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  #1  
Old 03-20-2007, 12:16 AM
AdrianW AdrianW is offline
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Default Improving critique quality? An idea, thoughts?

Whilst there are some excellent critiques written here, there are also some non-critiques which slip through the net, so I was thinking about ways to improve the quality without having to get Adam to do it manually. So, I came up with an idea:

Are any of you familiar with slashdot? I think something like their moderate/meta-moderate concept would be useful here for critique rating.

Set up a system where the photographer can't mark critiques that relate to them as useful, but can only rate other peoples - maybe make everyone to rate an anonymized critique each time they write one themselves?

And occasionally make people rate a rating, to create a bias for accuracy of ratings - if you see what I mean? Accurate raters get more weight assigned to their rating than those who always click useful.

Thoughts? Any obvious options for gaming the system? Any subtle ones?
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  #2  
Old 03-20-2007, 12:26 AM
vapours vapours is offline
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Default Re: Improving critique quality? An idea, thoughts?

I've always had the idea that the rating for critiques should be done as a percentage system, so people don't drop their quality once they've reached the quota of 50 useful critiques.

I do like your idea though, I think anything thats going to encourage people (myself included) to write better critiques is nothing but beneficial to the site.
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Old 03-20-2007, 03:53 AM
danielswalsh danielswalsh is offline
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Default Re: Improving critique quality? An idea, thoughts?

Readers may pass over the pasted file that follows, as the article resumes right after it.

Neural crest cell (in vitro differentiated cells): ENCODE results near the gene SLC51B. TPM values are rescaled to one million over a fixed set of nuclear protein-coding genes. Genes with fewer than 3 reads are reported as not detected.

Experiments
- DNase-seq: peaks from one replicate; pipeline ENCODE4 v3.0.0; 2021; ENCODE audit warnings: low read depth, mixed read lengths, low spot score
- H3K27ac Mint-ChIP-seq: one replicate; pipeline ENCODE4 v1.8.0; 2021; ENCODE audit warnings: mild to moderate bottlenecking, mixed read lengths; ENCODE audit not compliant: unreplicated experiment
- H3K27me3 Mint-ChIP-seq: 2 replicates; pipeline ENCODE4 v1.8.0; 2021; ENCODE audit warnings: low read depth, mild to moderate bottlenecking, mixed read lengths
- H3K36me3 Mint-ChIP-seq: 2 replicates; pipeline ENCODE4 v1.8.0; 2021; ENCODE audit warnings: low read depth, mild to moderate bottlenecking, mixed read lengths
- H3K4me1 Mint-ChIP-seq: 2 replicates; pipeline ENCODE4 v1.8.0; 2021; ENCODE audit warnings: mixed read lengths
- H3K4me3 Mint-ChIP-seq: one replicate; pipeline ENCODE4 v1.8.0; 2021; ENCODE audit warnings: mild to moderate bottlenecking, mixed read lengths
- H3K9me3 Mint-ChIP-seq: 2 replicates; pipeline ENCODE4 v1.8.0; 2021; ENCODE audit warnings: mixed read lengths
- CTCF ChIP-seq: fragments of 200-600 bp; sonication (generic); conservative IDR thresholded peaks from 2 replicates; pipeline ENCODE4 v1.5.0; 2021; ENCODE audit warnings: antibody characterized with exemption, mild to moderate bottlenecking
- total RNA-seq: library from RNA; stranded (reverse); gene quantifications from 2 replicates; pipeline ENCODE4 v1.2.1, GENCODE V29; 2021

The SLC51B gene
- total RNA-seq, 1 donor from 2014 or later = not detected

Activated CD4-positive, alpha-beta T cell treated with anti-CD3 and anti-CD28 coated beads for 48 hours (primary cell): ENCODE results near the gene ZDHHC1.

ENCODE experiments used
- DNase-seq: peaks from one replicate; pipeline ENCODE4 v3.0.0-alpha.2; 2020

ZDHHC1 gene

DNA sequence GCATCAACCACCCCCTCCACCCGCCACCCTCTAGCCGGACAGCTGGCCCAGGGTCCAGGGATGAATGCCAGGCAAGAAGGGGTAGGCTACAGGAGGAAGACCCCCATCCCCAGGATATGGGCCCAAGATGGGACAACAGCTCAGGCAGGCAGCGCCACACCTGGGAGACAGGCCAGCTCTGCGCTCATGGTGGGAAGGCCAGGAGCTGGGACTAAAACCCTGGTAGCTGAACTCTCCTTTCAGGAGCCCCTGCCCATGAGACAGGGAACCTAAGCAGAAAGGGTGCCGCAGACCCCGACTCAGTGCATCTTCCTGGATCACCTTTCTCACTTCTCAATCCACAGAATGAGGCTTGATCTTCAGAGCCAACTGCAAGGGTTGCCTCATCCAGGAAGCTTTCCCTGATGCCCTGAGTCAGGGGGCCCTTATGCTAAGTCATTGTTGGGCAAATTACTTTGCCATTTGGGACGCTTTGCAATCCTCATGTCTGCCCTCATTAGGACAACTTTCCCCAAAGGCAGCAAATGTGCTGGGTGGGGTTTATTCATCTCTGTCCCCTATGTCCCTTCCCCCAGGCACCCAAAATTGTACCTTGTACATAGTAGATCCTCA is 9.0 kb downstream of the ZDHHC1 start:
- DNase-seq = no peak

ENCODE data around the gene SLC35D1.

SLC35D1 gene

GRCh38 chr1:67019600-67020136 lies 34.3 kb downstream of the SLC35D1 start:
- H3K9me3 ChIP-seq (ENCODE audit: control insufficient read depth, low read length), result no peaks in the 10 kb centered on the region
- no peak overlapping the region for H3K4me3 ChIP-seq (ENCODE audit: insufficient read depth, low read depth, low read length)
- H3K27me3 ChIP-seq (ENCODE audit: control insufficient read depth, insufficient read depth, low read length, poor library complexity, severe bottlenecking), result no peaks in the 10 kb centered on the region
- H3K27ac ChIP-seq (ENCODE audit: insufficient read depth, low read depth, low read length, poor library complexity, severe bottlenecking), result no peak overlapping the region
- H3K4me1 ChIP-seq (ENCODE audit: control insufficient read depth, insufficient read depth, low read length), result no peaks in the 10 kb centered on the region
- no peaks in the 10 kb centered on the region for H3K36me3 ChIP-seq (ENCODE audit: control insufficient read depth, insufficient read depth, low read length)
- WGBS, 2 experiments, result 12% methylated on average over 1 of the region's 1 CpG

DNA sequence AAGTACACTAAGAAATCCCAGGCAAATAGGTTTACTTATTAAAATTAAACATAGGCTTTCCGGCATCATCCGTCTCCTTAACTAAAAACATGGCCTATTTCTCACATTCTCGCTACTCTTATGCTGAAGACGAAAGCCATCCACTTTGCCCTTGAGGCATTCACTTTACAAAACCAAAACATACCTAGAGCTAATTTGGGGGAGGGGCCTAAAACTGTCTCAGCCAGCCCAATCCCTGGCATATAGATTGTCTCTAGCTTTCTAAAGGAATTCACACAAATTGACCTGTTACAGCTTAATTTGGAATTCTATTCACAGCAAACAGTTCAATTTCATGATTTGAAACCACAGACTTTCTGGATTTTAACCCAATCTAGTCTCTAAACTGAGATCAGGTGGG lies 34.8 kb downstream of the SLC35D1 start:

I think that's a great idea- I'm 100% for it!

- Dan
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  #4  
Old 03-20-2007, 04:14 AM
Olof Olof is offline
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Default Re: Improving critique quality? An idea, thoughts?

I agree. It will force us all to write better critiques. Good idea.

Lars
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  #5  
Old 03-20-2007, 06:28 AM
ronners ronners is offline
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Default Re: Improving critique quality? An idea, thoughts?

The idea only works Adrian if you assume that everyone somehow can write a worthwhile critique (I'm being more specific than simply saying 'good'). The irony is that a useful critique is what you as the viewer personally think - not a regurgitation of a cookie-cutter blah about composition etc. In my few years here I can only think of a handful of useful critiques that appeared to reflect some kind of original thought process.

If you tell me that the use of the xyz filter was helpful, or if the composition is great, or the colors are well saturated, or that the light is nice, that doesn't help me at all. Writing something that supports my own motivation for making that photo in the first place isn't really worthwhile at all (surely I'm not alone in differentiating between a sycophant and a critiquer).

So sorry for that rant, but there's no such thing as a 'good' critique, and there's no such thing as a 'bad' critique. Suggesting so is frankly, with all due respect, foolish. The best kind of critique challenges your motivation for visualizing, making, and posting that image in the first place. Now how many people would really mark a well reasoned 'trashing' of their work as 'useful'?

So how do you make the system better? Well, you don't. You just apply probability theory and hope that amongst thousands of members there is someone who will be so stirred by your work they might actually say what they think.

Ron.
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  #6  
Old 03-20-2007, 06:40 AM
kevinos kevinos is offline
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Default Re: Improving critique quality? An idea, thoughts?

You have forgotten the whole point of a critique, for many people. It is not given in order to develope our understanding of the picture; it is given to makes sure that the giver gets two points back.
I think phrases like "good colour", "nice compostitio".should be banned. unless the critiquer says what about the colour or composition. If one follows the critiques of some people, points milkers, they are usually the same about thing any pictutre.
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Old 03-20-2007, 06:50 AM
kevinos kevinos is offline
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Default Re: Improving critique quality? An idea, thoughts?

You have forgotten the real point of a critique, for many people. It is not given in order to develop our understanding of the picture; it is given to makes sure that the giver gets two points in return.